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Analysis: Bills 'very comfortable' in taking the EJ Manuel gamble again behind Tyrod Taylor

The tune has not changed. Doug Whaley, who drafted EJ Manuel 16th overall alongside Buddy Nix in 2014, still believes in EJ Manuel.

Oh, he knows what you're thinking. He knows your last memory of the No. 2 quarterback is the London meltdown. Well, the Bills' general manager has a different recollection of that afternoon.

"When you look around the league, we think he's as good a No. 2 as most out there," Whaley said. "He's a No. 2 for a reason and so are a lot of other guys. But we think he can come in and hold serve if Tyrod ever loses some playing time. And then, he's a consummate professional. He's going to try to get better and better each day. Granted, everybody's going to say 'Look at the Jacksonville game.' But we were leading until that last drive and he came back from a 28-point deficit. If we win the game everybody talks about it being the biggest comeback victory since Frank Reich.

"We think the guy has talent and we think, we know we're comfortable with him as our No. 2."

I like the Cardale Jones pick. It makes sense for the Bills to draft a raw, project who can run tacklers over and possesses a cannon for an arm. But even the Bills are calling Jones the No. 3 quarterback right now — he's not ready to back up Tyrod Taylor any time soon. This, of course, after the Bills passed on several veterans in free agency. So, yes, if the dual-threat Taylor goes down with an injury — and he had two his first season as a starter — it'll be EJ Manuel again at the helm and that's quite a risk for a team in a win-now state of mind.

There are playmakers on offense secured. The defense got a ton better with the Shaq Lawson, Reggie Ragland and Adolphus Washington picks. Tyrod Taylor might take a giant step in Year 2 as well.

But concern over a potential injury and a Manuel re-appearance lingers.

From the infamous hospitality-tent heave during training camp to another wayward pass into a camera man's rib cage to that first-half collapse in London, Manuel's play fed much "internal debate" at One Bills Drive. The coaching staff itself named Matt Cassel the No. 2 behind Taylor to start the season before Whaley traded Cassel to the Dallas Cowboys.

Offensive coordinator Greg Roman and the coaches would probably much rather have a veteran locked 'n loaded behind Taylor again to provide peace of mind. Jones needs seasoning — seasoning that could pay off in a big, big way down the road. Until he's ready, Manuel's in the bullpen.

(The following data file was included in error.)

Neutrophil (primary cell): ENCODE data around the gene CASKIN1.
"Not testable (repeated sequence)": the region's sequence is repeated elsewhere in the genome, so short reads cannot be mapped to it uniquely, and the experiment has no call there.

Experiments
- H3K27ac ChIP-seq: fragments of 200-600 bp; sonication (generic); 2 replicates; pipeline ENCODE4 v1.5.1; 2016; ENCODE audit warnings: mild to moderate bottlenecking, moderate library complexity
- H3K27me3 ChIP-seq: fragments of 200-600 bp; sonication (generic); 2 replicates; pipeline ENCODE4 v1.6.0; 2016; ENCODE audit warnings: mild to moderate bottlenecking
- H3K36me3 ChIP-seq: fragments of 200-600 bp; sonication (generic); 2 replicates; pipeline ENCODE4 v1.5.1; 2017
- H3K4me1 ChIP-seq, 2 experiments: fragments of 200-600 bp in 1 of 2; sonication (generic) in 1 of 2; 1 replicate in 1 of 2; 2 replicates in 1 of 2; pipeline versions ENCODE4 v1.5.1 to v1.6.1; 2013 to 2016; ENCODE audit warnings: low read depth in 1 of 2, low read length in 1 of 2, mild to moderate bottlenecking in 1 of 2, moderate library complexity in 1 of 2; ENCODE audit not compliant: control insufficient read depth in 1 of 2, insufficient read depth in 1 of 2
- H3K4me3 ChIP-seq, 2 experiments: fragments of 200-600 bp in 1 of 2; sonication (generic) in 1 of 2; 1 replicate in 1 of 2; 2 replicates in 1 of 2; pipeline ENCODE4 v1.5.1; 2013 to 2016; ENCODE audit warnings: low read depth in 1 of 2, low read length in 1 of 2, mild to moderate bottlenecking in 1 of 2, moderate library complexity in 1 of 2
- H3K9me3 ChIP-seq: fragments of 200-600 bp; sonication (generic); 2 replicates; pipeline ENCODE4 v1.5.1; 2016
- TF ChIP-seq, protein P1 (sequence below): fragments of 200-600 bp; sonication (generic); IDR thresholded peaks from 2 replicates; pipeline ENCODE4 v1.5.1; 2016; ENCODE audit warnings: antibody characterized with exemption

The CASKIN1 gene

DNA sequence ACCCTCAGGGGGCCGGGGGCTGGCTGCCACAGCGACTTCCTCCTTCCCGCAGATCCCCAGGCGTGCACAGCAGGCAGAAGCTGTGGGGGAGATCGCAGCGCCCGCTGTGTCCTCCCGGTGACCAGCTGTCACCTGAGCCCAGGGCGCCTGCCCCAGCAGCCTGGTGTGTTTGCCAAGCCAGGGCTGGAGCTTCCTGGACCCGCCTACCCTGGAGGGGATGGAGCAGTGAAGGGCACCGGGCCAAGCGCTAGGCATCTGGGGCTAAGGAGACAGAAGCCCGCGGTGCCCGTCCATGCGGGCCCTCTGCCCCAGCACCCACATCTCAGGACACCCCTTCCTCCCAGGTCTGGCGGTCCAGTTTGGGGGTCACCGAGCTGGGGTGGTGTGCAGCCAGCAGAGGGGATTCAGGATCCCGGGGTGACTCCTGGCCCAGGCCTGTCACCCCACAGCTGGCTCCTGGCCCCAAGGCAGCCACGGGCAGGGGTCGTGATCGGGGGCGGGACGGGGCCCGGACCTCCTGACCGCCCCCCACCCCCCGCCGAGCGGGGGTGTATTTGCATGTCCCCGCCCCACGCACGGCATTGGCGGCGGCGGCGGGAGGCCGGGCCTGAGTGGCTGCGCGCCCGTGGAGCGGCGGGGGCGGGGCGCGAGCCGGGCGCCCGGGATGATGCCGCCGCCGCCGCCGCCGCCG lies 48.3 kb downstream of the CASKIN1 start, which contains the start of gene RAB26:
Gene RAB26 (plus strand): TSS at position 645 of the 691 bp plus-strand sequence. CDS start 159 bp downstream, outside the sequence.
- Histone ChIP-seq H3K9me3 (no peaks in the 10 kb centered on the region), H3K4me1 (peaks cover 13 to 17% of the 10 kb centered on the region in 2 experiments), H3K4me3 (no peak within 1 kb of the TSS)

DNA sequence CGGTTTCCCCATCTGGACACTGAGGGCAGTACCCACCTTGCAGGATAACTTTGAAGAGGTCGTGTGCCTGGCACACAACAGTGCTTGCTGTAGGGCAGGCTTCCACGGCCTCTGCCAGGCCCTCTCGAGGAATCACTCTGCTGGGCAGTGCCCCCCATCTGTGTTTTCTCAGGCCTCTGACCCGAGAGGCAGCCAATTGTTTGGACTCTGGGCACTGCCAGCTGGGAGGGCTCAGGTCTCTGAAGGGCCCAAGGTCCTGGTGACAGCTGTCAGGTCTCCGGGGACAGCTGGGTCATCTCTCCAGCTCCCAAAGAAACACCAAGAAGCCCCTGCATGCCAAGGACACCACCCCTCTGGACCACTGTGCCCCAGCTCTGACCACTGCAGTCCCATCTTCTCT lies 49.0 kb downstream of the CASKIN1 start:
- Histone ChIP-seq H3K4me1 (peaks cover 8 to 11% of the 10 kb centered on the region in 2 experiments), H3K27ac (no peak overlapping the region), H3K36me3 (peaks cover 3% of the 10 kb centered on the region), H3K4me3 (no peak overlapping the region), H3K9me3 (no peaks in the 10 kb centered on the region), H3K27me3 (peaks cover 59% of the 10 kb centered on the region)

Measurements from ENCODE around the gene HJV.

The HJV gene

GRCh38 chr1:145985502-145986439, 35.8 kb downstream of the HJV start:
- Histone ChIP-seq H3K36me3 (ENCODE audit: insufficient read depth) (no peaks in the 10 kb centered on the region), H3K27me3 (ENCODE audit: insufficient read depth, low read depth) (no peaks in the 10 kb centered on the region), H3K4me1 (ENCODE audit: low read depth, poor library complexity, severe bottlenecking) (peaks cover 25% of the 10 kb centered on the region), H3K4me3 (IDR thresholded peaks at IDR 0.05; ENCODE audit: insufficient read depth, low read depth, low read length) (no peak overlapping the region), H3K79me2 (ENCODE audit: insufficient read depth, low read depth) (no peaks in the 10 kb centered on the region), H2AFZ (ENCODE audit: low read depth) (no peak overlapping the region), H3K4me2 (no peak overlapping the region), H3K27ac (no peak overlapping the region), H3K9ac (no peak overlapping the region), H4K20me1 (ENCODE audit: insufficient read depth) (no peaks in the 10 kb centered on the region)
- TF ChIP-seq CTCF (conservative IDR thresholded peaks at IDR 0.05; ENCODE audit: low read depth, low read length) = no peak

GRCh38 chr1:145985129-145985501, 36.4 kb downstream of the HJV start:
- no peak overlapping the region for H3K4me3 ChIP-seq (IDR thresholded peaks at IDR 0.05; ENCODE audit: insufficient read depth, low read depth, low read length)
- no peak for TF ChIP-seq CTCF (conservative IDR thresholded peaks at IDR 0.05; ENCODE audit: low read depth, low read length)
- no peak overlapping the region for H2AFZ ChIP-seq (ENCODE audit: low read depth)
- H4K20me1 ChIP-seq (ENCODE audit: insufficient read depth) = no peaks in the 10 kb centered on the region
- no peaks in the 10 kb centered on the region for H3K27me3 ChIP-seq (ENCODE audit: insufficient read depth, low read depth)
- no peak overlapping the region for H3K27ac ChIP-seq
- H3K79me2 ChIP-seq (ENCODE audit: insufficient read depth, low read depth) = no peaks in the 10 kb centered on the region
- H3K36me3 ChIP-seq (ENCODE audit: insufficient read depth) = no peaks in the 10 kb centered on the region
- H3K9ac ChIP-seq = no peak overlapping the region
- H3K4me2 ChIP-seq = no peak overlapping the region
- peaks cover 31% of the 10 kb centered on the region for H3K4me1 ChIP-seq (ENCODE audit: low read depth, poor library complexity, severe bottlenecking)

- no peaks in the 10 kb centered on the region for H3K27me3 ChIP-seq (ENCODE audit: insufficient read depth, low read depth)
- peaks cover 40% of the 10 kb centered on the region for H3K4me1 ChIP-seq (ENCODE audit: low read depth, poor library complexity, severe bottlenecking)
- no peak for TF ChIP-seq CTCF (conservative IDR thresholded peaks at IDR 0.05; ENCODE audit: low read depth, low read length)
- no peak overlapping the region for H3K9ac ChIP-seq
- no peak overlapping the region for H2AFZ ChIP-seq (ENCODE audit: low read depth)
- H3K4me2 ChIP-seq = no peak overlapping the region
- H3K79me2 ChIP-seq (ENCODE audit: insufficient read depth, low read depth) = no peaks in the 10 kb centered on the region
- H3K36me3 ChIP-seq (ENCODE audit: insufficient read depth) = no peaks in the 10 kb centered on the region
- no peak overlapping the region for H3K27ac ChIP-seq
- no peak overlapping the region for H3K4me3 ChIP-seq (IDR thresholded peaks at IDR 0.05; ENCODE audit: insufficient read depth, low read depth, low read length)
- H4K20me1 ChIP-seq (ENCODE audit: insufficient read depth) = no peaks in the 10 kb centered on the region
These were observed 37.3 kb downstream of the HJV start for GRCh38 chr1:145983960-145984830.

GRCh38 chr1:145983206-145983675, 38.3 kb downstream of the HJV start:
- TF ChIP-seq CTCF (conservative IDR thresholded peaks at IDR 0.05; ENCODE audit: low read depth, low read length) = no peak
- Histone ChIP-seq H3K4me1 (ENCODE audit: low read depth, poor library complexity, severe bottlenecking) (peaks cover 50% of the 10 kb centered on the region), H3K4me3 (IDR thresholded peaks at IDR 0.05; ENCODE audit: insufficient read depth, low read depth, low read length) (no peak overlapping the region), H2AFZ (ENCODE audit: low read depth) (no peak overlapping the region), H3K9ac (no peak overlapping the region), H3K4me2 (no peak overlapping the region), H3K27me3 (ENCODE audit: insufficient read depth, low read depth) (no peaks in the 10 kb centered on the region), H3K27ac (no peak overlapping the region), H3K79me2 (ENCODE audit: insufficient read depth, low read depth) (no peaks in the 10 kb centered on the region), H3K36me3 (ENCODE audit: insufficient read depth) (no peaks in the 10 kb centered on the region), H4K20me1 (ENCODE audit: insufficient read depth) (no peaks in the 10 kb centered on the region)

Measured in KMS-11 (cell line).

A team led by a mobile, light quarterback remains one injury away from a potential London replay. And make no mistake: Buffalo should encourage Taylor to keep running. He dazzles. He escapes. He makes plays no others can. His heroics in Nashville and third-down Houdini act against Dallas in Week 16 are the best runs you'll see by a quarterback.

He's also (a listed) 6 foot 1, 215 pounds. The law of averages suggest he could miss time again. So this may be the No. 1 gamble Buffalo takes into the 2016 season. Also, rather than draft a Kevin Hogan or another quarterback who already knows Roman's offense and might've been more equipped to get the offense through a game if needed, the Bills took swing for the fences with Jones in Round 4.

There's a lot to like here long term.

"His guy has a lot to work on but he doesn't have any muscle memory already ingrained in him that's bad," Whaley said. "So we have a piece of clay and we can mold him. With our offensive staff, I'm very, very happy to know we've got some qualified guys to help mold him."

One difference between Manuel and Jones? Arm strength.

The Bills thought they were drafting a strong, 6-foot-5, 237-pound quarterback who could rip passes through the Western New York chill back in 2013. That has proven incorrect. As one personnel director said, "He’s not real accurate. He has a weird, dart-throwing motion. For a big, strong-looking guy, he doesn’t throw the ball like one." Arm strength isn't an issue for Jones. He once out-threw JT Barrett flat-footed in a competition. This past offseason, he worked with QB guru George Whitfield on driving more throws with his lower body.

He has physical tools that Manuel does not.

"In cold-weather games," Whaley said, "that's very important and something we have to factor in major league, different than if we were in LA or Tampa because they're not going to have as many games in cold weather where the wind's blowing 15-20 MPH. It's something we have to put a lot more credence than some other teams."

For now, for better or worse, EJ Manuel is the No. 2.

And in case you didn't hear him the first time, Whaley is comfortable with that reality.

"Very comfortable," he said, "absolutely."



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